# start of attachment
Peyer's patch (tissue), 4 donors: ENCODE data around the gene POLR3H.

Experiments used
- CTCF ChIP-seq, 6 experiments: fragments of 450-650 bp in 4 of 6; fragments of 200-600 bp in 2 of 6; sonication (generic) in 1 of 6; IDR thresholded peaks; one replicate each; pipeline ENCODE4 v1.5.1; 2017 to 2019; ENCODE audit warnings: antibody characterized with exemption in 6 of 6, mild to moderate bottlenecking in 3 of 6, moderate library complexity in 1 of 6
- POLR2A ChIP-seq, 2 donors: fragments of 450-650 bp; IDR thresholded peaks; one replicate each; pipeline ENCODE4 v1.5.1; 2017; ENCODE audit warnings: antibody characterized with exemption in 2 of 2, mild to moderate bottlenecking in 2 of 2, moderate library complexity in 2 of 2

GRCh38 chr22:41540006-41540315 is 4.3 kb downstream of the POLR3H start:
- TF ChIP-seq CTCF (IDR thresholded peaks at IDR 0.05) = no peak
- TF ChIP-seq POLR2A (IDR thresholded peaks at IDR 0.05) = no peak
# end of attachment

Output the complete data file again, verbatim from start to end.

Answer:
Peyer's patch (tissue), 4 donors: ENCODE data around the gene POLR3H.

Experiments used
- CTCF ChIP-seq, 6 experiments: fragments of 450-650 bp in 4 of 6; fragments of 200-600 bp in 2 of 6; sonication (generic) in 1 of 6; IDR thresholded peaks; one replicate each; pipeline ENCODE4 v1.5.1; 2017 to 2019; ENCODE audit warnings: antibody characterized with exemption in 6 of 6, mild to moderate bottlenecking in 3 of 6, moderate library complexity in 1 of 6
- POLR2A ChIP-seq, 2 donors: fragments of 450-650 bp; IDR thresholded peaks; one replicate each; pipeline ENCODE4 v1.5.1; 2017; ENCODE audit warnings: antibody characterized with exemption in 2 of 2, mild to moderate bottlenecking in 2 of 2, moderate library complexity in 2 of 2

GRCh38 chr22:41540006-41540315 is 4.3 kb downstream of the POLR3H start:
- TF ChIP-seq CTCF (IDR thresholded peaks at IDR 0.05) = no peak
- TF ChIP-seq POLR2A (IDR thresholded peaks at IDR 0.05) = no peak